2.3.3 SOFC Electrode Microstructure Modeling

The SOFC electrodes and electrolyte are the key components where the chemical and electrochemical reactions take place. The microstructure of the electrodes plays a vital role in determining the fuel cell performance. There is ample scope for improving fuel cell performance through optimisation of the cell microstructure. Efforts are underway to devise methods for specific microstructure tailoring [46,47,48,49]. Best cell performance can be obtained through a trade-off between electrochemical reactions and species transport processes. Mathematical modeling of the electrode microstructure can offer many benefits for understanding and optimising the microstructure. Our work [50,51,52] in this area focussed on mathematical modeling of SOFC microstructures.

The analytical models of the electrodes were developed using analytical methods. Principle of coordination numbers and percolation theory formed the basis for these models. In [53], we presented analytical models for the H+/e-/O2- mixed conducting electrodes. The microstructural properties like the triple phase boundaries and the conductivities were presented in non-dimensional forms for generalisation and ease of application to different geometries and scales. A recently introduced method for improving fuel cell performance is the preparation of the electrodes through infiltration method [50]. This produces a unique microstructure for the electrodes where the infiltrated element deposits as man-sized particles while the other element forms the backbone (Figure 12). This arrangement of the electrode particles can result in increasing the triple phase areas and thereby resulting in improved performance. In our work [52], we proposed an analytical model for infiltrated electrodes based on percolation theory and coordination principles. The triple phase boundary density of the electrodes is defined in terms of the percolation probabilities, the particle sizes, their volume fractions and porosity. The percolation probabilities were defined based on empirical correlations and were validated with literature data. Several parametric analyses were performed through simulations to facilitate a good understanding of the microstructure. The results were also validated comparing them to the predictions of numerically simulated electrode structures.

Click to view original image

Figure 12 Schematic of an infiltrated electrode with micro-meter sized backbone particles and nanometer sized infiltrated particles [51].

One of the practical uses of microstructural modeling is that it provides an opportunity to study different configurations through simulations with little investment in time and cost. These models can also be incorporated into optimisation routines to search for microstructures that can provide best performance. Since several kinds of microstructures have been introduced for the SOFC electrodes, it is useful to perform optimisation studies on these to perform a comparative analysis. This was the subject of our publication [53], where different microstructure models including the conventional two particle electrodes, two particle infiltrated electrodes, one and two particles based mixed ionic and electronic conducting electrodes, three particle based electrodes and electrodes that change their structure dynamically during operation were all validated using data from literature and comparative optimisation studies were presented. This study resulted in offering insights into the influence of microstructure parameters on microstructural properties. The plots of TPB density surfaces as functions of particle sizes and volume fractions revealed that infiltration modifies the symmetrical behaviour of the triple phase boundary density (exhibited in conventional electrodes) from which we can understand the importance of proper selection of microstructure parameters to achieve best cell performance.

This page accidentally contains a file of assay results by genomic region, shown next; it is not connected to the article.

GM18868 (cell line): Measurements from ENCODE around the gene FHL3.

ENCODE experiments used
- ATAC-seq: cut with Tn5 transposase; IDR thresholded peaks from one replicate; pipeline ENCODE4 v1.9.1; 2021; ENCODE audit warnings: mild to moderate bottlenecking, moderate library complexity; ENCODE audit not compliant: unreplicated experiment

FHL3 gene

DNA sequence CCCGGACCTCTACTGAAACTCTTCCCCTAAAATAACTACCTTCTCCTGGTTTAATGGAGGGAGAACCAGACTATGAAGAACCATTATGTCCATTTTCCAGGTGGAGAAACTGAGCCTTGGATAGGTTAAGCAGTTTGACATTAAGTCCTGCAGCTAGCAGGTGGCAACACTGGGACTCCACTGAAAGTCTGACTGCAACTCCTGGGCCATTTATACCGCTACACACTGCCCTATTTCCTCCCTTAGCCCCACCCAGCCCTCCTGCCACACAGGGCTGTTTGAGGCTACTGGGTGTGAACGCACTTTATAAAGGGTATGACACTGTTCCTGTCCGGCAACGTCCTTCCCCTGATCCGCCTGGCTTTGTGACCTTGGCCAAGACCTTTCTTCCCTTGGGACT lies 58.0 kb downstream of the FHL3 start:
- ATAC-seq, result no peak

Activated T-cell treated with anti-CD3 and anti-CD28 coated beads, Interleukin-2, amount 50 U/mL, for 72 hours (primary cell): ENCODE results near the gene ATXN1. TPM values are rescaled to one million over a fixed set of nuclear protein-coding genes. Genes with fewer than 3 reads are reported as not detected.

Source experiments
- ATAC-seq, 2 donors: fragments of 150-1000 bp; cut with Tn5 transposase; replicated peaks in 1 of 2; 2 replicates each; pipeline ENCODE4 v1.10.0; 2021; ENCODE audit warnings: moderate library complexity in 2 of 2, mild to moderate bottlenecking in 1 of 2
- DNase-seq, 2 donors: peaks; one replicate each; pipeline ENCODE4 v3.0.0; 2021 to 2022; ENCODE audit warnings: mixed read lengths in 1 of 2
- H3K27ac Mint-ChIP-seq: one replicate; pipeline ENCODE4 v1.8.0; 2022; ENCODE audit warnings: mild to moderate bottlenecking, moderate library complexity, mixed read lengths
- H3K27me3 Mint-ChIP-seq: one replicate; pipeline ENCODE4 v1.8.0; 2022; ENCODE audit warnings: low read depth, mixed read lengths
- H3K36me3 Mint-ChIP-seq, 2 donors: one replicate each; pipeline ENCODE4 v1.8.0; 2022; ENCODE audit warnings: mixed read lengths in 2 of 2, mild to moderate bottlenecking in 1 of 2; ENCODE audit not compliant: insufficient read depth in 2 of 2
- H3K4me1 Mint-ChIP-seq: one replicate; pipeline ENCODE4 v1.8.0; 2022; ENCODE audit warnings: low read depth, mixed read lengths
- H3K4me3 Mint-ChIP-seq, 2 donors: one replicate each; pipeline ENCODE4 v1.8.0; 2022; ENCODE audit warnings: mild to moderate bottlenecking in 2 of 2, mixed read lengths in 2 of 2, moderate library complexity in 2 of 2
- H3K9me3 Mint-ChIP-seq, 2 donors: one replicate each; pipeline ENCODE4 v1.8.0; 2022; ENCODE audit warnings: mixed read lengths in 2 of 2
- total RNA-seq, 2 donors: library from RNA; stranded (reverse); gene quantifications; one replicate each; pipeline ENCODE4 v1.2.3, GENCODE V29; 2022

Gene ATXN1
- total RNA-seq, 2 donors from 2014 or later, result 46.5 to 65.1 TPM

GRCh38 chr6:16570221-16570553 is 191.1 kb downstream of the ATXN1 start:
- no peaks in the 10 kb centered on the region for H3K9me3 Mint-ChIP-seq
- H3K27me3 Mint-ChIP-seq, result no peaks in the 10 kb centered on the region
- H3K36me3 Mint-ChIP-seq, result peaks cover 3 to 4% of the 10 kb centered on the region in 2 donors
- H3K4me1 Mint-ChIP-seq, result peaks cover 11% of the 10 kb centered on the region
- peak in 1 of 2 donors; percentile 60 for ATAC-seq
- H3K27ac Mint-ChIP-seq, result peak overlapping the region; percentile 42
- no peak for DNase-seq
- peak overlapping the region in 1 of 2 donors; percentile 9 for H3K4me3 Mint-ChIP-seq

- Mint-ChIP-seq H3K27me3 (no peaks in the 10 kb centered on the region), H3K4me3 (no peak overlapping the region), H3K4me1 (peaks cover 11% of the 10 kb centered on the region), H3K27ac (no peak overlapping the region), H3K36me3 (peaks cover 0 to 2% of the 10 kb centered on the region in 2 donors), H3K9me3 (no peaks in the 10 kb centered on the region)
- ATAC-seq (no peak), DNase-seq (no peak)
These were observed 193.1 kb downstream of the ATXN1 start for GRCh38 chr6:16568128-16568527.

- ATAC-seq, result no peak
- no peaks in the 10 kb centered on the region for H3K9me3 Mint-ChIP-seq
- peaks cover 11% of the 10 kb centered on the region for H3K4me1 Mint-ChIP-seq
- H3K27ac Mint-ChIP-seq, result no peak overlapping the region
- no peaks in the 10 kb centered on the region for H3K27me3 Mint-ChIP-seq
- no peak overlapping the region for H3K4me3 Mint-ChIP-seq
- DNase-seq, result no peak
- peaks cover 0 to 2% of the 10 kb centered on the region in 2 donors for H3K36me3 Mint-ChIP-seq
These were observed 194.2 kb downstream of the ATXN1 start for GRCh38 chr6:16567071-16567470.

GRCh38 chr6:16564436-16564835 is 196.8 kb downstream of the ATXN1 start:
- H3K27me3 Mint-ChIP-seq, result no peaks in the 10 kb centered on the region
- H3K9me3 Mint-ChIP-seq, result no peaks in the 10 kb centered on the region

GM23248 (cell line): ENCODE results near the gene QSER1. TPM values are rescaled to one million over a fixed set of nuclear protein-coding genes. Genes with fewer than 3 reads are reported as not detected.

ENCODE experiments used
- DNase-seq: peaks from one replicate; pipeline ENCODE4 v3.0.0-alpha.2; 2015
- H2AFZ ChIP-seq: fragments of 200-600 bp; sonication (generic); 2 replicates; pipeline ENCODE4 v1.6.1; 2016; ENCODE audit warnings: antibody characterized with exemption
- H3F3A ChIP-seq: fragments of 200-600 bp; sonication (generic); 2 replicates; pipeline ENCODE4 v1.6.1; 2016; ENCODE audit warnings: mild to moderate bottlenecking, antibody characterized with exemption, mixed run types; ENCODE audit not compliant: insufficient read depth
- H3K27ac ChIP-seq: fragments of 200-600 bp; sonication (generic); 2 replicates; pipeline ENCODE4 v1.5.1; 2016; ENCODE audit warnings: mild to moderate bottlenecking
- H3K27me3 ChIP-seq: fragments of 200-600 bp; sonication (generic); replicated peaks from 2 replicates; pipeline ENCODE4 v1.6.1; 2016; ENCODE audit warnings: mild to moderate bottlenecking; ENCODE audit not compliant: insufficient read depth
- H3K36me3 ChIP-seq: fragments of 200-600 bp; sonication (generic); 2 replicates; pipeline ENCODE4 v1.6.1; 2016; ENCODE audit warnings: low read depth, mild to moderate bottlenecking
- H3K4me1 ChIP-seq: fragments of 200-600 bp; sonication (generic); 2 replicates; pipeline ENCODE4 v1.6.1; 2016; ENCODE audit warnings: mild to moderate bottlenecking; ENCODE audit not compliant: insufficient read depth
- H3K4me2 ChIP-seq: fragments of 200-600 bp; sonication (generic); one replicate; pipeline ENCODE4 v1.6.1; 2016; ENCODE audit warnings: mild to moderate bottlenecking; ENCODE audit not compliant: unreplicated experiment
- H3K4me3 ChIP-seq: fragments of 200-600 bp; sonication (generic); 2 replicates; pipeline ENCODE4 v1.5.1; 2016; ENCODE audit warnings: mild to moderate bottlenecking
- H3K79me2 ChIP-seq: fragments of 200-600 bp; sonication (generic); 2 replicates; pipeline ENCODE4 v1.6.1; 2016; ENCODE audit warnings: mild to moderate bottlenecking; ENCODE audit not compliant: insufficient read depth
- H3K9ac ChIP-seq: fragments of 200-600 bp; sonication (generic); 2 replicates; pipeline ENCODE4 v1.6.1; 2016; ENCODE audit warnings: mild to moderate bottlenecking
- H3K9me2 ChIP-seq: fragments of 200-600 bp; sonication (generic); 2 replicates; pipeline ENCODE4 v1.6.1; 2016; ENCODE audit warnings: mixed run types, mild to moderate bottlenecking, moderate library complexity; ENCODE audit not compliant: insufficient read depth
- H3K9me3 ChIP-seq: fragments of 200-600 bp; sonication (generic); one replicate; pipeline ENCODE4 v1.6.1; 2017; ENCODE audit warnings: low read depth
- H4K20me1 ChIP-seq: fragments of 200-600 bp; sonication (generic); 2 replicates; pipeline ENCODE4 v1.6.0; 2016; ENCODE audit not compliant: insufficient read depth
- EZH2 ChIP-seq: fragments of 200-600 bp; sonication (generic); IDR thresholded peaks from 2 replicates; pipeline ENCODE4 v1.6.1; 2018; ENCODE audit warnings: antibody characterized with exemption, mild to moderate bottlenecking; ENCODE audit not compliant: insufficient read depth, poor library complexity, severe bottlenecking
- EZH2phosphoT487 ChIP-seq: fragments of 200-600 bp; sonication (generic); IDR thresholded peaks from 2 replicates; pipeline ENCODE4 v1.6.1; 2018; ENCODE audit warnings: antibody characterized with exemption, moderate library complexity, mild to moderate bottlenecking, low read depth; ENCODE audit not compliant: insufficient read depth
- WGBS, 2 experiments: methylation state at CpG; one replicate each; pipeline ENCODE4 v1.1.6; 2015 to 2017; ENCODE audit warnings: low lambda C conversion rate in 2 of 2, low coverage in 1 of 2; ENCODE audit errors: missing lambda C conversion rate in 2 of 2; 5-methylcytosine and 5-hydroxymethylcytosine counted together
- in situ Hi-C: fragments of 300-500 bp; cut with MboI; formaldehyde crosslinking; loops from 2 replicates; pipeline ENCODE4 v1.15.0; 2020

2.4 Control, Monitoring, Diagnostics and Optimisation

2.4.1 SOFC Model Validation

With wide availability of computing power, model-based design and analysis methods are gaining more and more ground in science and engineering. Mathematical models can be very useful for enhancing understanding and exploring the design space at reduced cost and time. However, the models will have to be rigorously validated with data for providing sufficient confidence in their predictions. This important step of model validation is often neglected resulting in lesser model usability.